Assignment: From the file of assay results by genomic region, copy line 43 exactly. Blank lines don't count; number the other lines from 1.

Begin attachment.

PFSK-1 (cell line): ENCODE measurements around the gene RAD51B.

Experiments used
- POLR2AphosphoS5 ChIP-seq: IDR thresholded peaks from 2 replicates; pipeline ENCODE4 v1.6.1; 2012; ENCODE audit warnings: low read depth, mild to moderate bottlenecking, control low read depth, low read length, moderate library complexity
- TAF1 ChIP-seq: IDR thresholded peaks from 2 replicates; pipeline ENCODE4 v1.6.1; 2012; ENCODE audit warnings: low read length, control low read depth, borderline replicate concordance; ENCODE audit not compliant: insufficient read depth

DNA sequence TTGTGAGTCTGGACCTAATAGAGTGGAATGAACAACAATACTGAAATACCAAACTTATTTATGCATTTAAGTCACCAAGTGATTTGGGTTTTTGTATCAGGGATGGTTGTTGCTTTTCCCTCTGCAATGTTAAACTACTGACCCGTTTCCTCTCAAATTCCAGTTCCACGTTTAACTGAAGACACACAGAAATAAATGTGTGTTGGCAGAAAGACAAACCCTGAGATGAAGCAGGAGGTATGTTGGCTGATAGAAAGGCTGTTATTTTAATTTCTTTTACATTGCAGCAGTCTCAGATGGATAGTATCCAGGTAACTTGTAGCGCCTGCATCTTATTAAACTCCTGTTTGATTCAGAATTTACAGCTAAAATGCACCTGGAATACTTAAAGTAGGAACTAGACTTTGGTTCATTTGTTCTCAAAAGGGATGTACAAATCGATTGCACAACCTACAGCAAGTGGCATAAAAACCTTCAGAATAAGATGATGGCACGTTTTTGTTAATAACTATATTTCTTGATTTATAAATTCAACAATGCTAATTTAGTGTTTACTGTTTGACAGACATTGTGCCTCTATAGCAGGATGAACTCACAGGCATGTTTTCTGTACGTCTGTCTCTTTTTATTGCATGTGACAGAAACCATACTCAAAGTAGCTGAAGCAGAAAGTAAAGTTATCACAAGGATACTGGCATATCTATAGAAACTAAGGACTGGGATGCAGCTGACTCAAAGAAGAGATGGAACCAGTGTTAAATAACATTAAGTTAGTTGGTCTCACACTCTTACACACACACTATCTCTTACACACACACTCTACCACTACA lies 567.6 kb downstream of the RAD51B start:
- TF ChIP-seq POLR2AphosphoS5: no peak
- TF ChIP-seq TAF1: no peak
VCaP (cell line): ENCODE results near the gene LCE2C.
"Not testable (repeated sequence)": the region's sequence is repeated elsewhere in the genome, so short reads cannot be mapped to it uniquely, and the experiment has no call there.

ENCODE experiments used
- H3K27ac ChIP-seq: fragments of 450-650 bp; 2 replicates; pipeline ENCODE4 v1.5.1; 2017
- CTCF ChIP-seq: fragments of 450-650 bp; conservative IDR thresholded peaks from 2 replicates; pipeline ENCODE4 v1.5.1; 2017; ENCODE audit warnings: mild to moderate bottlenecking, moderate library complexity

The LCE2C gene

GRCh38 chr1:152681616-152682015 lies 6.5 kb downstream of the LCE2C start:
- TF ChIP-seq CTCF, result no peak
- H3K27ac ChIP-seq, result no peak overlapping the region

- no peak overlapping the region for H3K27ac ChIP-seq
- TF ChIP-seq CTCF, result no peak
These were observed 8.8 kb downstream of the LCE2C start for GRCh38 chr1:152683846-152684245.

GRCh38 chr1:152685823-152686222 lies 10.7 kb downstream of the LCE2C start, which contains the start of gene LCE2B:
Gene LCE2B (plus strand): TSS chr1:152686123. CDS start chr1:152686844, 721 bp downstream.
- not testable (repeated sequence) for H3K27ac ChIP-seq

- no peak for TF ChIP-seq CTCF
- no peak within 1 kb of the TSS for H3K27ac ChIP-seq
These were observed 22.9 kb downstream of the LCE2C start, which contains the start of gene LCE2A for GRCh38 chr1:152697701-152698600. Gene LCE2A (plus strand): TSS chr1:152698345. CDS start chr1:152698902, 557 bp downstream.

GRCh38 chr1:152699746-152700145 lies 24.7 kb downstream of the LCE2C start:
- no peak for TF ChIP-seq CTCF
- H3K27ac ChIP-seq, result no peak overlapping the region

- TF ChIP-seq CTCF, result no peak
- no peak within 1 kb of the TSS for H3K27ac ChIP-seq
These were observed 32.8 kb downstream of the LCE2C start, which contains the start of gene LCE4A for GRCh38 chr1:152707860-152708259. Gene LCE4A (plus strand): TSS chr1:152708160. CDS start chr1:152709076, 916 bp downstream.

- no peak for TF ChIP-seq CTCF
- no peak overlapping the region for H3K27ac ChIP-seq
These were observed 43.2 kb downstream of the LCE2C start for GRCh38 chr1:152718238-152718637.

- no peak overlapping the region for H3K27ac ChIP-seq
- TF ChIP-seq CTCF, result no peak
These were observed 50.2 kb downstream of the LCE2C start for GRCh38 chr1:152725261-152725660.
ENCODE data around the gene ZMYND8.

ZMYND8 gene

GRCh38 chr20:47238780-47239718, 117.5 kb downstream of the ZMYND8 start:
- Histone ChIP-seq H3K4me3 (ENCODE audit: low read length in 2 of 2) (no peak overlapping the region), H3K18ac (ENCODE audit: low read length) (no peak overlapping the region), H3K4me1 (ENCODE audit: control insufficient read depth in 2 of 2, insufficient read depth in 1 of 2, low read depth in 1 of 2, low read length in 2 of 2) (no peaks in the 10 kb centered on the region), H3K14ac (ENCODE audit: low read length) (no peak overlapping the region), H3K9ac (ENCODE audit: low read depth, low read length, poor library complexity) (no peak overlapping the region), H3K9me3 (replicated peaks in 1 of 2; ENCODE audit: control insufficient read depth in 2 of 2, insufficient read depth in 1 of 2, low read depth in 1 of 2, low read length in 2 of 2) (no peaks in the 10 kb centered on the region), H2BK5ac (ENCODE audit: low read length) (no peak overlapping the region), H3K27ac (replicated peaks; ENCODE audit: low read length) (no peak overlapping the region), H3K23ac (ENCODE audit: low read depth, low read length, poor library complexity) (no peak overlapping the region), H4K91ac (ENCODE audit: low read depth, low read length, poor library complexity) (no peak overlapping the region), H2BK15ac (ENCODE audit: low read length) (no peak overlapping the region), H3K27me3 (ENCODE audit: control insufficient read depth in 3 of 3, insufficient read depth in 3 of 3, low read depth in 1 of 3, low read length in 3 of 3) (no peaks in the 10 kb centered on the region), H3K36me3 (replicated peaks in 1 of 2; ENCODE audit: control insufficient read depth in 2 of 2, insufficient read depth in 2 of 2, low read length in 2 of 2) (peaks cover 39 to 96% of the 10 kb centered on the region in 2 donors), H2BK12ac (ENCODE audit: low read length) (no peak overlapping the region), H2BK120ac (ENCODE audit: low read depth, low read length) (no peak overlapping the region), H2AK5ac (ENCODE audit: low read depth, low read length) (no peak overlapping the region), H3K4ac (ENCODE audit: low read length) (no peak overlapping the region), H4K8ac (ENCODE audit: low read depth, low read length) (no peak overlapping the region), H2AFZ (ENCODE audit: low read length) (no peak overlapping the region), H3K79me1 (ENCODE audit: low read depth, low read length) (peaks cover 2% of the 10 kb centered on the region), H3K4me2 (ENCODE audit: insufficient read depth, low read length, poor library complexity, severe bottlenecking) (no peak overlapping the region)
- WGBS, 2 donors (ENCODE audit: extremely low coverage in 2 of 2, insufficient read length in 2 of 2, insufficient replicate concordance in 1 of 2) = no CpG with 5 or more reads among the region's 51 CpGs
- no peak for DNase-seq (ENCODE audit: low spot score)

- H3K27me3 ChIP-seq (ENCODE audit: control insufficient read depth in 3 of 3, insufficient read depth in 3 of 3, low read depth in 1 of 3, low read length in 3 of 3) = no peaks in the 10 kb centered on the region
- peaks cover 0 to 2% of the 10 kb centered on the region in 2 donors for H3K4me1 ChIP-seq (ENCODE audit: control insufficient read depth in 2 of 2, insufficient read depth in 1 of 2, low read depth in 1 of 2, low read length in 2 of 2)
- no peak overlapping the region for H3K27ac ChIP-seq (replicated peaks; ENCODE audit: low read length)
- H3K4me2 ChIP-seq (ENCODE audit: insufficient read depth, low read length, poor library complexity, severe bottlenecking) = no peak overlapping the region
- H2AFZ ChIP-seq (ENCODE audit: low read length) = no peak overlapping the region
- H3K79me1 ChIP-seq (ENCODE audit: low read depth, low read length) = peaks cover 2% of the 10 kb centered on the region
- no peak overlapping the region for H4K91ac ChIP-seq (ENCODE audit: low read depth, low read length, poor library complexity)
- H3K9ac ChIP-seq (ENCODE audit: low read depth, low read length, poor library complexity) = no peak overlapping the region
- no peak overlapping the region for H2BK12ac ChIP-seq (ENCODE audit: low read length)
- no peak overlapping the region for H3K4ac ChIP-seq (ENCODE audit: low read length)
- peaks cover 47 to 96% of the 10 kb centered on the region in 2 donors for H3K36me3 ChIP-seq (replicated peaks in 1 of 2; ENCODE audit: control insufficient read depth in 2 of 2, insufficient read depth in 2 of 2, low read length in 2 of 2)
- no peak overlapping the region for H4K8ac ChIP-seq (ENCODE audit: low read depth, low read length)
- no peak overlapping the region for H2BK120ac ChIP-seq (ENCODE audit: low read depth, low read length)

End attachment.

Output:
- no peak for DNase-seq (ENCODE audit: low spot score)